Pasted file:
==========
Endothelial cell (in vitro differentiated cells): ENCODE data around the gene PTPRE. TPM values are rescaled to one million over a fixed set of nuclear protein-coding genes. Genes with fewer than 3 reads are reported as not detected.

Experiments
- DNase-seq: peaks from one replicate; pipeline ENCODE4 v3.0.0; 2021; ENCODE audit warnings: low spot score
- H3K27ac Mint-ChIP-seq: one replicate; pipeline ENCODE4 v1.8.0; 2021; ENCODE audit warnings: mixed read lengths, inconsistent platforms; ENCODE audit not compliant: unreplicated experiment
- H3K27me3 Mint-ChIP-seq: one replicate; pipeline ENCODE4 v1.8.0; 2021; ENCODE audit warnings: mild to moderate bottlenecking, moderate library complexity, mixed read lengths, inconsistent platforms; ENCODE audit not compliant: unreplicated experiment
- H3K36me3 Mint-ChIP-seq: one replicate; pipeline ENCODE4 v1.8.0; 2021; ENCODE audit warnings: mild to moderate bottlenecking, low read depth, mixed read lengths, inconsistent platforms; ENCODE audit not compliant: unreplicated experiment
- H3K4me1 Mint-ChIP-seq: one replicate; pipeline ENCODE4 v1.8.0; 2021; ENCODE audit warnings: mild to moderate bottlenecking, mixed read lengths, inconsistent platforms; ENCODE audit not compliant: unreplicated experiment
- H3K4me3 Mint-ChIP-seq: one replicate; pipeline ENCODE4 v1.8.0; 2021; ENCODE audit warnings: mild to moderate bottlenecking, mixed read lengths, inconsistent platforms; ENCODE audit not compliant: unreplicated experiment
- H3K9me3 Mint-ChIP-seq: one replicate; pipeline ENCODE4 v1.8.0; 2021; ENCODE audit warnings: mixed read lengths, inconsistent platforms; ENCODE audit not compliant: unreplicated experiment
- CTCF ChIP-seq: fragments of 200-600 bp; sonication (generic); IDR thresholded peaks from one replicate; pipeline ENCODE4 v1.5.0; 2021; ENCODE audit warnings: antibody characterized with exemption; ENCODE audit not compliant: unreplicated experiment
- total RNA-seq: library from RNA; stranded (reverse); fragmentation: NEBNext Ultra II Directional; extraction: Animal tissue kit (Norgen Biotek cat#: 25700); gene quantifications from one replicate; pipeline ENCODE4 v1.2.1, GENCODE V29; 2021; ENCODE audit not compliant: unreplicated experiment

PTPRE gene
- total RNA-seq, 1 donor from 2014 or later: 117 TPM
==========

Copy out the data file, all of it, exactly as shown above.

Endothelial cell (in vitro differentiated cells): ENCODE data around the gene PTPRE. TPM values are rescaled to one million over a fixed set of nuclear protein-coding genes. Genes with fewer than 3 reads are reported as not detected.

Experiments
- DNase-seq: peaks from one replicate; pipeline ENCODE4 v3.0.0; 2021; ENCODE audit warnings: low spot score
- H3K27ac Mint-ChIP-seq: one replicate; pipeline ENCODE4 v1.8.0; 2021; ENCODE audit warnings: mixed read lengths, inconsistent platforms; ENCODE audit not compliant: unreplicated experiment
- H3K27me3 Mint-ChIP-seq: one replicate; pipeline ENCODE4 v1.8.0; 2021; ENCODE audit warnings: mild to moderate bottlenecking, moderate library complexity, mixed read lengths, inconsistent platforms; ENCODE audit not compliant: unreplicated experiment
- H3K36me3 Mint-ChIP-seq: one replicate; pipeline ENCODE4 v1.8.0; 2021; ENCODE audit warnings: mild to moderate bottlenecking, low read depth, mixed read lengths, inconsistent platforms; ENCODE audit not compliant: unreplicated experiment
- H3K4me1 Mint-ChIP-seq: one replicate; pipeline ENCODE4 v1.8.0; 2021; ENCODE audit warnings: mild to moderate bottlenecking, mixed read lengths, inconsistent platforms; ENCODE audit not compliant: unreplicated experiment
- H3K4me3 Mint-ChIP-seq: one replicate; pipeline ENCODE4 v1.8.0; 2021; ENCODE audit warnings: mild to moderate bottlenecking, mixed read lengths, inconsistent platforms; ENCODE audit not compliant: unreplicated experiment
- H3K9me3 Mint-ChIP-seq: one replicate; pipeline ENCODE4 v1.8.0; 2021; ENCODE audit warnings: mixed read lengths, inconsistent platforms; ENCODE audit not compliant: unreplicated experiment
- CTCF ChIP-seq: fragments of 200-600 bp; sonication (generic); IDR thresholded peaks from one replicate; pipeline ENCODE4 v1.5.0; 2021; ENCODE audit warnings: antibody characterized with exemption; ENCODE audit not compliant: unreplicated experiment
- total RNA-seq: library from RNA; stranded (reverse); fragmentation: NEBNext Ultra II Directional; extraction: Animal tissue kit (Norgen Biotek cat#: 25700); gene quantifications from one replicate; pipeline ENCODE4 v1.2.1, GENCODE V29; 2021; ENCODE audit not compliant: unreplicated experiment

PTPRE gene
- total RNA-seq, 1 donor from 2014 or later: 117 TPM